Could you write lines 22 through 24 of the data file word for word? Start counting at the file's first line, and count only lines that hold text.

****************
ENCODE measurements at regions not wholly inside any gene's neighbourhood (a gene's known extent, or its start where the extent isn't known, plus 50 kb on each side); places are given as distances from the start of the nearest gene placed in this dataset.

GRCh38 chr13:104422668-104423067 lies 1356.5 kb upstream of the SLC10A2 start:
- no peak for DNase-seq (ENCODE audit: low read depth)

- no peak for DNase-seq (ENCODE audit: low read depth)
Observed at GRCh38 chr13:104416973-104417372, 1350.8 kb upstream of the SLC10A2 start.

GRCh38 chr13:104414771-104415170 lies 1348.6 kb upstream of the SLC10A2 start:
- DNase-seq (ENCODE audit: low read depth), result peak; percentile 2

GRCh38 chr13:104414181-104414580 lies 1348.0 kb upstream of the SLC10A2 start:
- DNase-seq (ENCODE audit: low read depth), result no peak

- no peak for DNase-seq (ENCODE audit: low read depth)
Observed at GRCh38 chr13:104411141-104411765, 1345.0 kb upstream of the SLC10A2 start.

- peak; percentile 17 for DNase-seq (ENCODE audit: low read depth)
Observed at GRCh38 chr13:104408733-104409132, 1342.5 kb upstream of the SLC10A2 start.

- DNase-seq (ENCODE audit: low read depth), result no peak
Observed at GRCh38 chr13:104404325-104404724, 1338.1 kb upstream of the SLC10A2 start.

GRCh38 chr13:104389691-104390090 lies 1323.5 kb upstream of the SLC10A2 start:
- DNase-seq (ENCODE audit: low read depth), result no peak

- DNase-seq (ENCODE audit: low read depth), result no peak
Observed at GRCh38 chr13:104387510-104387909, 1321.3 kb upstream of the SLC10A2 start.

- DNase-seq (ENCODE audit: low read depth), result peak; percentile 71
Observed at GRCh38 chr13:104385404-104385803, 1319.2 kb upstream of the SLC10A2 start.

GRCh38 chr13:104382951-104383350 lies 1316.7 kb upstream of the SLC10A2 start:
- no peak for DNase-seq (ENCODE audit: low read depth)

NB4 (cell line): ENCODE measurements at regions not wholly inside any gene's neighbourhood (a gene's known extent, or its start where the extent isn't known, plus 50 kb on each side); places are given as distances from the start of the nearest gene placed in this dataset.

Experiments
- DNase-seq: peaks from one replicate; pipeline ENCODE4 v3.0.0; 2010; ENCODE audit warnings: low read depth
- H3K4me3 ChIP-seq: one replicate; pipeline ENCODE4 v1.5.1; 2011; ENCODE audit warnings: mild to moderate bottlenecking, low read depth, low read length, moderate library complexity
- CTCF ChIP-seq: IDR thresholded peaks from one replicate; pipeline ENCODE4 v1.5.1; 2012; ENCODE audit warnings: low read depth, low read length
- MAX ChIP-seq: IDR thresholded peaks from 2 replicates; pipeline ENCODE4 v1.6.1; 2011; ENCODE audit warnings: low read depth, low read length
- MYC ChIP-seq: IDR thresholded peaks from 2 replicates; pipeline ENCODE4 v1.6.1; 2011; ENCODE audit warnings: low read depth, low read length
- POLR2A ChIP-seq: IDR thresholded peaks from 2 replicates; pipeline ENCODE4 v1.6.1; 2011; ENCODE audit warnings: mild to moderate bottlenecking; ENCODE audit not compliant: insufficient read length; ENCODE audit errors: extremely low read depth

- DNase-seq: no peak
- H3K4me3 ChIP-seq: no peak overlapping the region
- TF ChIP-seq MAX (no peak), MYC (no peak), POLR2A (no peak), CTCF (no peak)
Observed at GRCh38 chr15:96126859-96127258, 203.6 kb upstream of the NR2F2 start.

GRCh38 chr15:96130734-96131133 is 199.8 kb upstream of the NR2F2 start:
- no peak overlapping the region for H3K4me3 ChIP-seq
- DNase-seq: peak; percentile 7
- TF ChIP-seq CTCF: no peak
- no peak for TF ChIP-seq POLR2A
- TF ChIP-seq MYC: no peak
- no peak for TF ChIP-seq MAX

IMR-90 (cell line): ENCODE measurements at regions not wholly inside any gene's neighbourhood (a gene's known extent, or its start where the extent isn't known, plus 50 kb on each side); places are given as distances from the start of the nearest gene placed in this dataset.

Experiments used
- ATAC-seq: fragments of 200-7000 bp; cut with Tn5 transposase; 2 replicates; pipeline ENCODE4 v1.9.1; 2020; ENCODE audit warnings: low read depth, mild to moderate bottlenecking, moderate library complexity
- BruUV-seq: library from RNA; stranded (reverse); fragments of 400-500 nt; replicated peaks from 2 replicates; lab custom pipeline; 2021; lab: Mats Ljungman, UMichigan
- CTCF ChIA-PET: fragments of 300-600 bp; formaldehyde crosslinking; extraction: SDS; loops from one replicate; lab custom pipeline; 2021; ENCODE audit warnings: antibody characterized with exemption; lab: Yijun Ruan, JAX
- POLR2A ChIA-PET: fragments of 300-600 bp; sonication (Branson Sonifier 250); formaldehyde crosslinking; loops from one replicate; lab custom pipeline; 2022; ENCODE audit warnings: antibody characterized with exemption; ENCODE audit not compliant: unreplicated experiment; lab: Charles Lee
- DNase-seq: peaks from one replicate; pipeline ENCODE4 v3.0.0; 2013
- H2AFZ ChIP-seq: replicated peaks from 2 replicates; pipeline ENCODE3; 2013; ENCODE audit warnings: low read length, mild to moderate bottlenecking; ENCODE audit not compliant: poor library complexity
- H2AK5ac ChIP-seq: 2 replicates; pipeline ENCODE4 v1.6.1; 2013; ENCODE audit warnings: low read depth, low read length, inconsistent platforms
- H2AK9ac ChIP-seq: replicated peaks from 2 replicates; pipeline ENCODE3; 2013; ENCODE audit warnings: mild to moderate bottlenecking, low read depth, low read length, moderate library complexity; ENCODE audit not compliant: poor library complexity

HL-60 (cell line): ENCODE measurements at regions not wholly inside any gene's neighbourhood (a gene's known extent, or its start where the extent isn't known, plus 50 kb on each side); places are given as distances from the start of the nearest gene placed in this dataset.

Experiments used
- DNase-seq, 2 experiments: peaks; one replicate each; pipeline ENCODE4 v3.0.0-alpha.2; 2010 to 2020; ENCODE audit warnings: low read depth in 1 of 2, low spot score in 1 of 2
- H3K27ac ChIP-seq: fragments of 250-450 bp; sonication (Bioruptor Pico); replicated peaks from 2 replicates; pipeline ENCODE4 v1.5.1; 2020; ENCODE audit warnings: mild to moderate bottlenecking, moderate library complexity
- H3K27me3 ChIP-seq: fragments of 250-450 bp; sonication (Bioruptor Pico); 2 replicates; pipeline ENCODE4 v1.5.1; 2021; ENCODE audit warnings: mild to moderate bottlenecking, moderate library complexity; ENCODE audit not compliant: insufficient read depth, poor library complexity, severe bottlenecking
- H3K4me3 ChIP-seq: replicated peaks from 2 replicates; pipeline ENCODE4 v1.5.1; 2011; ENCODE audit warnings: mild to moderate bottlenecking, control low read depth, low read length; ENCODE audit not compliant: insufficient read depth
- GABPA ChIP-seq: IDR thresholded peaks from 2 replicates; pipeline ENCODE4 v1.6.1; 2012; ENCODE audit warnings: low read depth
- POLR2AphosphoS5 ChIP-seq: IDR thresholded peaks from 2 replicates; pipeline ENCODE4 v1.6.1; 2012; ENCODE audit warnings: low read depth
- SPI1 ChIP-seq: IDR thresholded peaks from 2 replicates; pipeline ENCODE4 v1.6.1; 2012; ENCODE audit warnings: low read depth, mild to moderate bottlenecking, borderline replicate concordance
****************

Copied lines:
GRCh38 chr13:104382951-104383350 lies 1316.7 kb upstream of the SLC10A2 start:
- no peak for DNase-seq (ENCODE audit: low read depth)

NB4 (cell line): ENCODE measurements at regions not wholly inside any gene's neighbourhood (a gene's known extent, or its start where the extent isn't known, plus 50 kb on each side); places are given as distances from the start of the nearest gene placed in this dataset.